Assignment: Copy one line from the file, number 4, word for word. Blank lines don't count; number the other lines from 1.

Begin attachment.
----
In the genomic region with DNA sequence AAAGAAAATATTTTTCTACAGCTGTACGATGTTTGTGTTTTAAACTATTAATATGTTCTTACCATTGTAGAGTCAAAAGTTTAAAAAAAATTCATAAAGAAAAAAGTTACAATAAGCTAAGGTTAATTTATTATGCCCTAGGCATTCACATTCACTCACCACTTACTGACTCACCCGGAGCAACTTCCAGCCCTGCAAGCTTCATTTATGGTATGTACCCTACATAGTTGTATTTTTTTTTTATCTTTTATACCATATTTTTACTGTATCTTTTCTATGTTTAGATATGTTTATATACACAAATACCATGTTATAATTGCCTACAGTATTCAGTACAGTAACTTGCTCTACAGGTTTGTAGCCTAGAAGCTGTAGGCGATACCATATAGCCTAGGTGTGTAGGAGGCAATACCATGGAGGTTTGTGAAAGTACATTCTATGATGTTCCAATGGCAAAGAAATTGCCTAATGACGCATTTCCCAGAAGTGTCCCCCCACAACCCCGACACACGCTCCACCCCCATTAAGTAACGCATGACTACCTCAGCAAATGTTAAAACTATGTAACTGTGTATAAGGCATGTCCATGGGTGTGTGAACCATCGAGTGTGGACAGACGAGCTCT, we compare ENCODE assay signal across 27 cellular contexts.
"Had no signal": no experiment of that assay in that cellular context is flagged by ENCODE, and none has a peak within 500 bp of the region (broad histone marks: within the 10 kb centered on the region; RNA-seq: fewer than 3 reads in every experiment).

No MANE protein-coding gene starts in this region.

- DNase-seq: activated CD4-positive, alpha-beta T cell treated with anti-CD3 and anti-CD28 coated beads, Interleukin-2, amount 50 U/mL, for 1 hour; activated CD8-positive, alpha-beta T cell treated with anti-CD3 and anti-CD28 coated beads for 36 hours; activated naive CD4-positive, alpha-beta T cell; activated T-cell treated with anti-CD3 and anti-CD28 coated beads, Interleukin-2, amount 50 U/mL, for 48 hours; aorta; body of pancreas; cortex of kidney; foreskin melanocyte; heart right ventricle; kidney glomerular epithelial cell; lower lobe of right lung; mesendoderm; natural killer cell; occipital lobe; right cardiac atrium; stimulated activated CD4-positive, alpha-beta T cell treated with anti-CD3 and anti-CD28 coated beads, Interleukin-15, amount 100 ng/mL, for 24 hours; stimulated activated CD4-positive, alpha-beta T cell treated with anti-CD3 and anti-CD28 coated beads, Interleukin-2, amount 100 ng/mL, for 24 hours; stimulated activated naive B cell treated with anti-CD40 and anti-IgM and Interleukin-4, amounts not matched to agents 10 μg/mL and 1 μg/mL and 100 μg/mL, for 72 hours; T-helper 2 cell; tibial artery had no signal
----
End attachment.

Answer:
- DNase-seq: activated CD4-positive, alpha-beta T cell treated with anti-CD3 and anti-CD28 coated beads, Interleukin-2, amount 50 U/mL, for 1 hour; activated CD8-positive, alpha-beta T cell treated with anti-CD3 and anti-CD28 coated beads for 36 hours; activated naive CD4-positive, alpha-beta T cell; activated T-cell treated with anti-CD3 and anti-CD28 coated beads, Interleukin-2, amount 50 U/mL, for 48 hours; aorta; body of pancreas; cortex of kidney; foreskin melanocyte; heart right ventricle; kidney glomerular epithelial cell; lower lobe of right lung; mesendoderm; natural killer cell; occipital lobe; right cardiac atrium; stimulated activated CD4-positive, alpha-beta T cell treated with anti-CD3 and anti-CD28 coated beads, Interleukin-15, amount 100 ng/mL, for 24 hours; stimulated activated CD4-positive, alpha-beta T cell treated with anti-CD3 and anti-CD28 coated beads, Interleukin-2, amount 100 ng/mL, for 24 hours; stimulated activated naive B cell treated with anti-CD40 and anti-IgM and Interleukin-4, amounts not matched to agents 10 μg/mL and 1 μg/mL and 100 μg/mL, for 72 hours; T-helper 2 cell; tibial artery had no signal